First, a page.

Don't get me wrong, I agree 100%, which is part of the reason I'm so ambivalent about the show. The reason I don't write it off entirely, though, is the amount of "intellectual discourse" such a project generates - as annoying as it may be, it's hard to ignore when you're surrounded by it - and because it does provoke such a deep sense of sorrow in me...which a coffee shop or bar hanging never does.

I guess one model is simple reality - part of the struggle to make a living - and the other is ivory-tower dream world in which the artist intends to highlight the method. In the context of the coffee shop, I don't think much about how work is being sold. I'm focusing on the work...and my coffee.

Michael said...

I agree about the ivory tower aspect, but that's exactly what annoys me about it. I immediately think of another work that is in the VMFA here in Richmond (the artist's name eludes me). The piece is essentially brightly colored, not-quite-in-perspective cubes on a large wall. OK, ugly 80's junk, that I wouldn't look at more than twice... except that the big hoo-ha about it is that... get this... he got somebody else to do it for him. Not just anybody, workmen! Imagine it! Grimy, rednecks! Maybe even a Mexican or a black person! Oh how brilliant! The artist as composer... [Insert awed silence]
Which is fine, I guess, except that artists of one stripe or another have been getting people to make stuff for them since... well since the first slack-ass decided it was easier to talk somebody else into doing the drudgery. Seriously, this is the basis for just about every human hierarchy EVER. Not too innovative if you ask me.
Same thing here... I cease to be impressed by the appropriation of non-fine art techniques by fine artists. I mean, really, how many times do we have to bring the friggin urinal into the gallery before we can say 'point taken'?
Fact is I rather like the painting of Herr Dipshit that you had as a sample. I'd be pretty psyched to nab one of his paintings for 45 bucks... it's the grandiose circle-jerk that infuriates me... but perhaps that's why I'm here in my studio painting on a Friday night when the rest of Richmond is out at the gallery walk.

Martin said...

Yay! Richmond gallery walk night!

Michael said...

Just to clarify: I too say "Hooray for Richmond Gallery Walk!"
It really is quite good. Honestly, I would have struck that sentence minutes after I hit publish... no take backs!

james leonard said...

longtime lurker, first time poster here at HH. ;)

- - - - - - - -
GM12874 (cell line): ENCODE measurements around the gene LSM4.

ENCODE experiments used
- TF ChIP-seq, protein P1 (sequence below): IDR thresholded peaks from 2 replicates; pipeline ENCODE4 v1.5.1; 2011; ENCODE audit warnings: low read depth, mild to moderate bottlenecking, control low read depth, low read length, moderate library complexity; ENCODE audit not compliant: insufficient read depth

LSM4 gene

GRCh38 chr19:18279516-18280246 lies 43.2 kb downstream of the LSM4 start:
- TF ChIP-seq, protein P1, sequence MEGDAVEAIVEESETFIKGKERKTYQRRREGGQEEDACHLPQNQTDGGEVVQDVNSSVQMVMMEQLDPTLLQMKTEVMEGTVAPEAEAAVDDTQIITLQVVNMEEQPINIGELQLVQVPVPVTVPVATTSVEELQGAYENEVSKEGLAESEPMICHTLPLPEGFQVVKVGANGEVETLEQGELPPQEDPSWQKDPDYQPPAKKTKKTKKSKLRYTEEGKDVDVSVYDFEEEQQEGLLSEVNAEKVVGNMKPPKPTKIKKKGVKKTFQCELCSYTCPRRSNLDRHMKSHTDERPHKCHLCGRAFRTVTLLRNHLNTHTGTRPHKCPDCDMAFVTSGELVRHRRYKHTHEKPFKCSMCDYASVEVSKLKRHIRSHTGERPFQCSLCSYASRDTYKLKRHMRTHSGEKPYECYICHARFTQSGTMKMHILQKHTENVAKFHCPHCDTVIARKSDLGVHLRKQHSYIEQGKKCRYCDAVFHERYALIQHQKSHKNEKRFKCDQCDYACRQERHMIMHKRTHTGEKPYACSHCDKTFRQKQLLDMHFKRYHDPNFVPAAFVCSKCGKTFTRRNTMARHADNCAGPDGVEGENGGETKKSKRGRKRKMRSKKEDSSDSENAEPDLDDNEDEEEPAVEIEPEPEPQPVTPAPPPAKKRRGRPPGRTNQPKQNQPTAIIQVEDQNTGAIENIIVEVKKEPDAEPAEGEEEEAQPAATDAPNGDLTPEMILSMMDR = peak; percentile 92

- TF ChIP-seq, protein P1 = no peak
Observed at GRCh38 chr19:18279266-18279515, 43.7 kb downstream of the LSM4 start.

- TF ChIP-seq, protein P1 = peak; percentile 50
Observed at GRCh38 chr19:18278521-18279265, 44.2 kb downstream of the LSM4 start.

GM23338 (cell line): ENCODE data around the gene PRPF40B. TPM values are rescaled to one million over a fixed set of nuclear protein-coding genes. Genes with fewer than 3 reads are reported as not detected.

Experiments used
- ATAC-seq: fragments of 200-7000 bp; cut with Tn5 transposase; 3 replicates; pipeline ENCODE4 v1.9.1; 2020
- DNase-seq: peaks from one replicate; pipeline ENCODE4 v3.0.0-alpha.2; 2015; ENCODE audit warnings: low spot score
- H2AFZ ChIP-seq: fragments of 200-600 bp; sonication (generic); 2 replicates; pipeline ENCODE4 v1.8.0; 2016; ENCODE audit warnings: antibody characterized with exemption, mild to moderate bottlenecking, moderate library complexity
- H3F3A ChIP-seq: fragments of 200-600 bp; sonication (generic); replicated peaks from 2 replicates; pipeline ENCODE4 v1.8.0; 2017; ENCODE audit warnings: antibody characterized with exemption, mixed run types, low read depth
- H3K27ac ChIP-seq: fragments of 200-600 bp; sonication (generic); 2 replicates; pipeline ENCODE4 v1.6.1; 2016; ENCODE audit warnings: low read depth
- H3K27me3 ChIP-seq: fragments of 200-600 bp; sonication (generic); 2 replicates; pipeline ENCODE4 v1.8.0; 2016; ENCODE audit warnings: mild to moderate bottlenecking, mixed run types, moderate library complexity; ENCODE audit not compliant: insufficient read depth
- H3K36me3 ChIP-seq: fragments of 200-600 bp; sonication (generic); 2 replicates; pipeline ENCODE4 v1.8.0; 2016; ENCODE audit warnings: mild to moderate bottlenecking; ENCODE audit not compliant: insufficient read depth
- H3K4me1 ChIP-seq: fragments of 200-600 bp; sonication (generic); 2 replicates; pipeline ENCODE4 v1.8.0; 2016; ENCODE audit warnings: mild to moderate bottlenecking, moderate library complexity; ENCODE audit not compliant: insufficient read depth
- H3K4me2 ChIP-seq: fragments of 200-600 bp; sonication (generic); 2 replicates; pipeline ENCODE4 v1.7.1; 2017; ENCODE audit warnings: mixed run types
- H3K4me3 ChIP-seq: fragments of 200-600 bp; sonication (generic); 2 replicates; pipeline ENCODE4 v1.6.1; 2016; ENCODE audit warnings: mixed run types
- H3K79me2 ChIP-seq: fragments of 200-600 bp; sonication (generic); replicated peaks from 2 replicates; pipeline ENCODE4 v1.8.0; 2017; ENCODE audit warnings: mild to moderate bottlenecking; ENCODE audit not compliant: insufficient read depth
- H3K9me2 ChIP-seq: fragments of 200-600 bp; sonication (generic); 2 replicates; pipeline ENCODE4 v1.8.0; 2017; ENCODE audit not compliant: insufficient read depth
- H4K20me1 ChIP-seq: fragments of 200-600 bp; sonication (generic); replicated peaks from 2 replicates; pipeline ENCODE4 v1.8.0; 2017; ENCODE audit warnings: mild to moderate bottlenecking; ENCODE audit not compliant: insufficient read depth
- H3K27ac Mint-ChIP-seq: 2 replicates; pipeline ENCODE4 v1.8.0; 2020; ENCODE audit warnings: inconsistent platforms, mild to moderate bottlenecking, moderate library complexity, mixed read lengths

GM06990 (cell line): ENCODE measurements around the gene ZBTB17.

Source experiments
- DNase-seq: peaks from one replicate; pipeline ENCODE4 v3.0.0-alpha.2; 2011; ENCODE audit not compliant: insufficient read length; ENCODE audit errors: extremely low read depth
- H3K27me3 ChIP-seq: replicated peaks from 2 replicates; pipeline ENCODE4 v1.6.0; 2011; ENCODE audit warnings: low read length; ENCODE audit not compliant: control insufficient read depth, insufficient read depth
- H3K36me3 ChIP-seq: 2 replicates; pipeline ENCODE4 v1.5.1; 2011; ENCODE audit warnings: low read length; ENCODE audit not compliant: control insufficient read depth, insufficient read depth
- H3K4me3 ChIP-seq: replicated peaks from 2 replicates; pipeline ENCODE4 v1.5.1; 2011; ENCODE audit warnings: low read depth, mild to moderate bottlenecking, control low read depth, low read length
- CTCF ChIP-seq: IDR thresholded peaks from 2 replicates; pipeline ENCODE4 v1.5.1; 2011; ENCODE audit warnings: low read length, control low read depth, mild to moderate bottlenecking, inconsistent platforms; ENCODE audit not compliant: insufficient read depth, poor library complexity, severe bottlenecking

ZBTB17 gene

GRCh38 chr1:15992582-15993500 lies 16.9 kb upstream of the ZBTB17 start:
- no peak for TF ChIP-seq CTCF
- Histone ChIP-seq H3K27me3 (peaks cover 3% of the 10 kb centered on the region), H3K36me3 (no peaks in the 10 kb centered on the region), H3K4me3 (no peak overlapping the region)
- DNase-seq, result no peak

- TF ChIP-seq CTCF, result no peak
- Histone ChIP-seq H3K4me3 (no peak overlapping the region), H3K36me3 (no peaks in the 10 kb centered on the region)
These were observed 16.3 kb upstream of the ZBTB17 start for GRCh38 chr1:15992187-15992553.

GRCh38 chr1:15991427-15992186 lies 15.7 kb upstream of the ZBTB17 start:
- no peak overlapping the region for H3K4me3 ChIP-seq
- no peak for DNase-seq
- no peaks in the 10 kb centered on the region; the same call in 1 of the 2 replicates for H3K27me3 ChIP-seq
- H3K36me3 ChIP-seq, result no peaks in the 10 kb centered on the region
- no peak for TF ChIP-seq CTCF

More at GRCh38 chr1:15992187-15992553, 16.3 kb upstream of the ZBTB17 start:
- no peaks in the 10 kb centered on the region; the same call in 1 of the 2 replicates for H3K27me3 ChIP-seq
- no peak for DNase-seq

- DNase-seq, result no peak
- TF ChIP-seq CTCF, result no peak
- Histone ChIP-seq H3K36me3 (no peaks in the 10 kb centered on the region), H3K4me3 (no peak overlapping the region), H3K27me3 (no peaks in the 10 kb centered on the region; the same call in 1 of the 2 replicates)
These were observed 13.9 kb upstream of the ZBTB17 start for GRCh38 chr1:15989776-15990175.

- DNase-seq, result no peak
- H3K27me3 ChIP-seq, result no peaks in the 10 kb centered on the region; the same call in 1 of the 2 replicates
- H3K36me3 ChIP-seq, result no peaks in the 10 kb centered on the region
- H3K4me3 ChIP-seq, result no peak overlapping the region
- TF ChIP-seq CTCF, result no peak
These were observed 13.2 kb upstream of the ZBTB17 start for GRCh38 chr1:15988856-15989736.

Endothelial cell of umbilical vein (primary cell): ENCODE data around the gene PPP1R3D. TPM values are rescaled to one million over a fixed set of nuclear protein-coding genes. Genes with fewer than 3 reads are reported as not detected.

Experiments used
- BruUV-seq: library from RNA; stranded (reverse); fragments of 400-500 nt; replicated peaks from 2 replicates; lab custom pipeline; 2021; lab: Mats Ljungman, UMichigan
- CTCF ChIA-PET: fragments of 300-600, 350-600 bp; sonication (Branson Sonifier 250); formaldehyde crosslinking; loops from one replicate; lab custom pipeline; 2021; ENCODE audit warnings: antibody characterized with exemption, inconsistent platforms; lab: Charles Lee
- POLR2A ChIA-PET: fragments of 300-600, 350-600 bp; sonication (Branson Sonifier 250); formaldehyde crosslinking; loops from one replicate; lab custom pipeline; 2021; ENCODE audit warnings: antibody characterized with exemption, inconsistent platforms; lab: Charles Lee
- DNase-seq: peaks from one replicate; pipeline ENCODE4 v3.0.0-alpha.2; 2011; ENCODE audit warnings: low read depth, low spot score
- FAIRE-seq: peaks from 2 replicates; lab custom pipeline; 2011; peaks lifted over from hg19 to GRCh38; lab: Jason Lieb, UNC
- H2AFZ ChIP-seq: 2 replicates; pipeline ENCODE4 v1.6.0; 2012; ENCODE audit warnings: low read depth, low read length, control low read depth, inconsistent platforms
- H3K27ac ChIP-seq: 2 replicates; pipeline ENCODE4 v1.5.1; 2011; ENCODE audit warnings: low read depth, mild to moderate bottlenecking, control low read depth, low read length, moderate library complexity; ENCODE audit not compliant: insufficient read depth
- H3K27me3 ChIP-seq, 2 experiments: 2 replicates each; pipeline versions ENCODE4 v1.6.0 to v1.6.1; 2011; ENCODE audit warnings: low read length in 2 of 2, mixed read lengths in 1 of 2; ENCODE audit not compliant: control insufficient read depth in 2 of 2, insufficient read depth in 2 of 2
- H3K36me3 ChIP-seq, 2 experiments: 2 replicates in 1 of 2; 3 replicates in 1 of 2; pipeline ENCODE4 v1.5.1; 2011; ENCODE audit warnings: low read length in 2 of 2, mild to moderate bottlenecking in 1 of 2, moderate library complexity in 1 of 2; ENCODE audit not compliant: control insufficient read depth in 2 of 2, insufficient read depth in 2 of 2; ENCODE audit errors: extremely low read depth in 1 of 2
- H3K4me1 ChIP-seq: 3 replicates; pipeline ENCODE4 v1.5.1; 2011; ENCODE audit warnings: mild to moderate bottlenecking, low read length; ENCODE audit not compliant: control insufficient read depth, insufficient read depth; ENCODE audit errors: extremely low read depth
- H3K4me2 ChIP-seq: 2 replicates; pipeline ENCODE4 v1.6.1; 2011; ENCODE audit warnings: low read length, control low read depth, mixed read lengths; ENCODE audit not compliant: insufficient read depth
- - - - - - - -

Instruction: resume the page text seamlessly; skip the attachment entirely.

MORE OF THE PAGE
I went to this opening. I heard about it from a friend who has been friends with Max for over a decade. The way I heard it, though a longtime NYC resident (over a decade), Max had not had a solo commercial show in NYC. He is a bit of an outsider. At the opening he seemed intense, bearded, and shy.

As far as the work goes, it reproduces nicely. In person it has a deadened matte egg tempra quality. I think it photographs better than it holds up in person.

Regarding the arc of the show: it felt like there was a disconnect between the work and the "conceptual" pricing scheme. Both the work and the gesture hold a political edge. There could have been some common thread critiquing the consumption of images. But it never quite got there for me. The artist didn't seem too engaged or invested in that subject. The images looked more like he likes to zone out to 70's and 80's metal and paint with lots of red, black, and white.

But live and let live I suppose. I've got my own "hospital corners" hang ups regarding thorough conceptualism in work. Not everyone digs visual philosophy.

jim said...

Hey, he Does (still) show in non gallery spaces!! Check out the bar MaxFish on Ludlow St. in April. He and his friend Dale Wittig have shown there yearly for maybe a decade. Also, he showed in the lobby of the Theater for the New City on 1st Ave. a few months back. He's been doing his Cheap Art since the early 80's, selling his paintings for CHEAP, like $5 or even less in the old days. Now the cheap ones are $10... He probably wouldn't be insulted w/ the blog review title, though--it even sounds like it could be the name of one of his shows. But how wierd to review a show that you only saw a couple of web images of! His installations can be pretty amazing--though I actually thought the square box gallery setting didn't do much for his work...

Anonymous said...

The Max Fish show rocks. It's not as focused as the TNC show but it's very strong. And Wittig is an (unknown) but interesting artist. They've been at this stuff for a while and it shows.